10. [caption id="attachment_525" align="aligncenter" width="509"]The editor screen in Ulysses The editor screen in Ulysses[/caption] [caption id="attachment_527" align="aligncenter" width="444"]Ulysses Library Ulysses Library[/caption] [caption id="attachment_526" align="aligncenter" width="520"]Keywords and images in Ulysses Keywords and images in Ulysses[/caption] [caption id="attachment_555" align="aligncenter" width="325"]Ulysses editor on the iPhone Ulysses editor on the iPhone[/caption] [caption id="attachment_556" align="aligncenter" width="424"]Library and editor on iPhone Library and editor on iPhone[/caption]
  11. Workflow: The programming app that you don’t need to be a programmer to use. I saw a demo about the app after hearing David Sparks mention a super secret app and then seeing his homescreen. I knew after watching the demo I needed to have this app. When it launched I bought it immediately. Since launch, it has gained a ton of actions, like Ulysses integration, Trello actions, Apple Music integration, and so much more. You can program it with scripts if you’d like and it helps to have an understanding of how variables work, but all in all, a visual, drag and drop, workflow editor like Automator for Mac was much needed on iOS and I use it quite often.
  12. [caption id="attachment_558" align="aligncenter" width="302"]Workflow main screen Workflow main screen[/caption] [caption id="attachment_557" align="aligncenter" width="316"]Workflow features Workflow features[/caption]
  13. GoodReader: This is my workhorse file manager. I was using Documents 5 by Readdle but listened to Canvas, a podcast by Fraser Spiers and Federico Viticci and Fraser mentioned he had the app. I bought GoodReader in 2009 when I had my first ever Apple device, an iPod Touch and knew just how good it was. I dropped the $5 for the app and haven’t been disappointed. There is so much you can do with this app besides manage files— annotate pdfs, sync folders from a remote location, access your entire Mac and more. A worthy purchase.
  14. [caption id="attachment_521" align="aligncenter" width="506"]GoodReader on the iPad GoodReader on the iPad[/caption] [caption id="attachment_538" align="aligncenter" width="294"]GoodReader on the iPhone GoodReader on the iPhone[/caption]
  15. Toggle: I mentioned this in another post but it is the best time tracker I’ve used. It is free with a pro version.
  16. [caption id="attachment_550" align="aligncenter" width="296"]Toggle on the iPhone. There is no iPad app Toggle on the iPhone. There is no iPad app[/caption]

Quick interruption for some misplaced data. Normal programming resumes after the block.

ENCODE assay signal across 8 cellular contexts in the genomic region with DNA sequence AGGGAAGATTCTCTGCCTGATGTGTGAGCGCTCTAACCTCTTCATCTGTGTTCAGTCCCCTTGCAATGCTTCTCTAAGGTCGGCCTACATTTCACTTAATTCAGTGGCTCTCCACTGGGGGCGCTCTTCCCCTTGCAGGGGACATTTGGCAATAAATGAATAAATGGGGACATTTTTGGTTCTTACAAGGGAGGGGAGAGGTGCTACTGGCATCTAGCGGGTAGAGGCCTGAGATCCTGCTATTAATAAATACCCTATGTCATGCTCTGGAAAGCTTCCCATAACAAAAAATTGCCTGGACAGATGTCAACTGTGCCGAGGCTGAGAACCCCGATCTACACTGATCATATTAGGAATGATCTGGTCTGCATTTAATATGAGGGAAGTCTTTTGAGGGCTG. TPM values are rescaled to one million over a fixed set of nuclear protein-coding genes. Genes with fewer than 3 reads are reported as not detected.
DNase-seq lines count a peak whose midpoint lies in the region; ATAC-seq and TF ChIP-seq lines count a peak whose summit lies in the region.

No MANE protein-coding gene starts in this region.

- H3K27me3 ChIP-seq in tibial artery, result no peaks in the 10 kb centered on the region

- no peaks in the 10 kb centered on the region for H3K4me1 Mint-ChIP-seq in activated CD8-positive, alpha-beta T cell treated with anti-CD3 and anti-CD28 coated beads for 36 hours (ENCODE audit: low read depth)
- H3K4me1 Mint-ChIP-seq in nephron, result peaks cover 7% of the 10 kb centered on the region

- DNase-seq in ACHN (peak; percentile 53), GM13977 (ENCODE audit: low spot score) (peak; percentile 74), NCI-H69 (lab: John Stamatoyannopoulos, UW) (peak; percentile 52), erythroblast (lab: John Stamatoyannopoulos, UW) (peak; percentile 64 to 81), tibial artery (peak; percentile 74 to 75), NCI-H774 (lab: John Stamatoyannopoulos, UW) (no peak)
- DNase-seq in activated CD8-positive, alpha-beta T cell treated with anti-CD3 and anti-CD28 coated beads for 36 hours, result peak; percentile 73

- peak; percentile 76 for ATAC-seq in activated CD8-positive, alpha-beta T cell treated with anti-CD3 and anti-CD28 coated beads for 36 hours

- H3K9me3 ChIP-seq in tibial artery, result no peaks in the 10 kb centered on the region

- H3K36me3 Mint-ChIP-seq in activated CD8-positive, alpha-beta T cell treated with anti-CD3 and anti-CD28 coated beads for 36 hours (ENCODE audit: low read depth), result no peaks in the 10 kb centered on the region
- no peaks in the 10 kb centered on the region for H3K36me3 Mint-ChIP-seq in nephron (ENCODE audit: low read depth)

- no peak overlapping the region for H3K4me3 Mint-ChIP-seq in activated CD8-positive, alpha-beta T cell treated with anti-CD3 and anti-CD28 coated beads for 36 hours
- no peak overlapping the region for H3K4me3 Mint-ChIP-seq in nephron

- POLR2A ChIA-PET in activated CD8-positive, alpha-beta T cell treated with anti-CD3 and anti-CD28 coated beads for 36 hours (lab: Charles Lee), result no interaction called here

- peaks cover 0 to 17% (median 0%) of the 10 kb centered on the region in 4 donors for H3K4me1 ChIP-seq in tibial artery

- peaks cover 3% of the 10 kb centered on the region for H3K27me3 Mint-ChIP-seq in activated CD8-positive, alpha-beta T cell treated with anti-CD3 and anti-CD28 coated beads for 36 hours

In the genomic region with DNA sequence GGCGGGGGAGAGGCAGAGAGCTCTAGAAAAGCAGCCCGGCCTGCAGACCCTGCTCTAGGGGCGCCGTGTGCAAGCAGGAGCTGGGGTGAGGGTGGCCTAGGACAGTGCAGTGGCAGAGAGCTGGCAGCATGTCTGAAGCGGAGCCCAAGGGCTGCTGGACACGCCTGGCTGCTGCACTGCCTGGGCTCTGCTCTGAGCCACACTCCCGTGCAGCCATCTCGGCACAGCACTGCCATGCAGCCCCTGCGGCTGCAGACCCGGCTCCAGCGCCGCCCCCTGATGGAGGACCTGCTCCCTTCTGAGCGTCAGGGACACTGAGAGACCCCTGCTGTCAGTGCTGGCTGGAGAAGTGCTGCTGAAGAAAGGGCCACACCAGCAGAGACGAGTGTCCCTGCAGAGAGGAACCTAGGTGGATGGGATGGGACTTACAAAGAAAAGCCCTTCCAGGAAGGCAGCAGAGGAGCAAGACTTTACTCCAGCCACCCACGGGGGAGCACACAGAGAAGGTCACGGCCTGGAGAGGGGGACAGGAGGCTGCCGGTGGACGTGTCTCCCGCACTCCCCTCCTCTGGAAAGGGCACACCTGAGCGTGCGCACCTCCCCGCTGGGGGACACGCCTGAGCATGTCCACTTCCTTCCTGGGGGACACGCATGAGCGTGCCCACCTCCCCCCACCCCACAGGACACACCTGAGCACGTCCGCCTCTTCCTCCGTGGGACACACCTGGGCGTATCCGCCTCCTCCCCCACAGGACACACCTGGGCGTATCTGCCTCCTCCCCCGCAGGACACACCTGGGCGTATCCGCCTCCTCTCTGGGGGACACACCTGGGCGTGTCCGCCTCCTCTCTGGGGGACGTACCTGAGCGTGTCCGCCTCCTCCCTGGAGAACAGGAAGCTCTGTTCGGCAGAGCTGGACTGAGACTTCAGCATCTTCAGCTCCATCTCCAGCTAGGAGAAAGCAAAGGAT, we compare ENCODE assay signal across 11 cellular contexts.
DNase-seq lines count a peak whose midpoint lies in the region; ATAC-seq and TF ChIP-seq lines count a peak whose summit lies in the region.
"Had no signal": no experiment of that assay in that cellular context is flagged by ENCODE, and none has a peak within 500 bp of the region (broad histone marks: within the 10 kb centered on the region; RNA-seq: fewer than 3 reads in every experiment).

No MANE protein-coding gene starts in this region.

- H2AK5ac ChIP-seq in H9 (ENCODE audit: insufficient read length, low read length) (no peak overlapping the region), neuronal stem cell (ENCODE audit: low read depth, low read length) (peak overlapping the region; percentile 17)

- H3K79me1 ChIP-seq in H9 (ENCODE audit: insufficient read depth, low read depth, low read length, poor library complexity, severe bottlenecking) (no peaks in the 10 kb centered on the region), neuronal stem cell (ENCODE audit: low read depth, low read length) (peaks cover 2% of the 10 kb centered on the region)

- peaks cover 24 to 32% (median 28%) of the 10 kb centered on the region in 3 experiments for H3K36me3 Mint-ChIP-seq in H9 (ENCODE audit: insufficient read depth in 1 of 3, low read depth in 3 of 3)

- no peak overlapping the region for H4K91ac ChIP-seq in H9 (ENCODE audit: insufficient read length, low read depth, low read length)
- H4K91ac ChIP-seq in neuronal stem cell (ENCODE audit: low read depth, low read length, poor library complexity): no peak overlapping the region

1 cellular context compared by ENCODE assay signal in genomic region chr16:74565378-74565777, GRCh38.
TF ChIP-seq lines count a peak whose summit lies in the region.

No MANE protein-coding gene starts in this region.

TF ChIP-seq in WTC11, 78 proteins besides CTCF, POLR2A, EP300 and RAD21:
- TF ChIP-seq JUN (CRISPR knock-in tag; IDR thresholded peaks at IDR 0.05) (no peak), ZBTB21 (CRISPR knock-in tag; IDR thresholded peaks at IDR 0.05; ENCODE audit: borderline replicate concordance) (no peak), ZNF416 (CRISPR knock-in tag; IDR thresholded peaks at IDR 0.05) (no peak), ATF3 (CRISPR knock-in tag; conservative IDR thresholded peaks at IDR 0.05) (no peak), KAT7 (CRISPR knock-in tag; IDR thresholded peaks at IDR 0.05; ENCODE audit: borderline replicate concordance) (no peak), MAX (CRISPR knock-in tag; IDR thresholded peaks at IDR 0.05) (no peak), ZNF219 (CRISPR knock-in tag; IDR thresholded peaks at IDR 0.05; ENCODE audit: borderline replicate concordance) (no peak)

17. Drafts: This app is where I start most of the text I write, specifically lists, dates, and searches. When I am on the phone and need to jot down a date, I open Drafts which just has a blank screen and a blinking cursor— nothing to fiddle with. I can jot down the date and with actions, send that to Fantastical 2. One of the nice things about Drafts workflows is having a workflow palette, where you can add workflows under a blanket prompt and select one, whichever one suits your needs. This keeps your actions organized under their respective tabs.
  18. [caption id="attachment_533" align="aligncenter" width="313"]Drafts main screen Drafts main screen[/caption] [caption id="attachment_534" align="aligncenter" width="426"]Drafts library tabs Drafts library tabs[/caption] [caption id="attachment_532" align="aligncenter" width="425"]Palette of actions in Drafts Palette of actions in Drafts[/caption] [caption id="attachment_539" align="aligncenter" width="427"]GTD Drafts actions GTD Drafts actions[/caption]
  19. Editorial: I use this to write on my Jekyll blog on the fly and to add TaskPaper tasks and lists which sync back to my Mac via Dropbox. This app also has workflows and I have a lot of them. Most of them relate to writing a Jekyll post and TaskPaper actions. These workflows can get extremely complex but this app is extremely powerful. If you’re looking for a cheaper alternative to Ulysses, check this out.

[caption id=”attachment_520” align=”aligncenter” width=”479”]Editorial editor iPad Editorial editor iPad[/caption]

[caption id=”attachment_519” align=”aligncenter” width=”528”]Dropbox sidebar and workflow sidebar in Editorial Dropbox sidebar and workflow sidebar in Editorial[/caption]

[caption id=”attachment_536” align=”aligncenter” width=”296”]Blank editor in Editorial for iPhone Blank editor in Editorial for iPhone[/caption]

[caption id=”attachment_537” align=”aligncenter” width=”419”]Editorial settings and workflows Editorial settings and workflows[/caption]

Honorable Mentions

There are two other apps I use to keep me productive. I use them enough, but they aren’t the most important to me. Well, one of them is pretty important but it didn’t fit on the main list.

  • Due: This app nags you to complete your reminders. I like it because I can have reminders here and actual tasks in Todoist. I also like the nagging. A notification will appear on Todoist if it is important but then it falls by the wayside. Due will repeat it every five minutes or until I delay or delete it.
  • [caption id="attachment_535" align="aligncenter" width="330"]Due for iPhone main screen Due for iPhone main screen[/caption]
  • Interact: This is a great contacts manager for iOS. It is by Agile Tortoise, the same developers who make Drafts. The actions you can complete on your contacts well surpass the built in Contacts app. It is $5 and a great but at that price.
  • [caption id="attachment_522" align="aligncenter" width="506"]Interact on the iPad Interact on the iPad[/caption] [caption id="attachment_541" align="aligncenter" width="319"]Interact contacts on the iPhone. Interact contacts on the iPhone.[/caption] [caption id="attachment_542" align="aligncenter" width="383"]Contexts in Interact Contexts in Interact[/caption] [caption id="attachment_540" align="aligncenter" width="428"]You can do a lot of actions on contacts in Interact, much like Drafts You can do a lot of actions on contacts in Interact, much like Drafts[/caption] [caption id="attachment_543" align="aligncenter" width="429"]When you select a contact or more, you can do a lot with them with actions When you select a contact or more, you can do a lot with them with actions[/caption]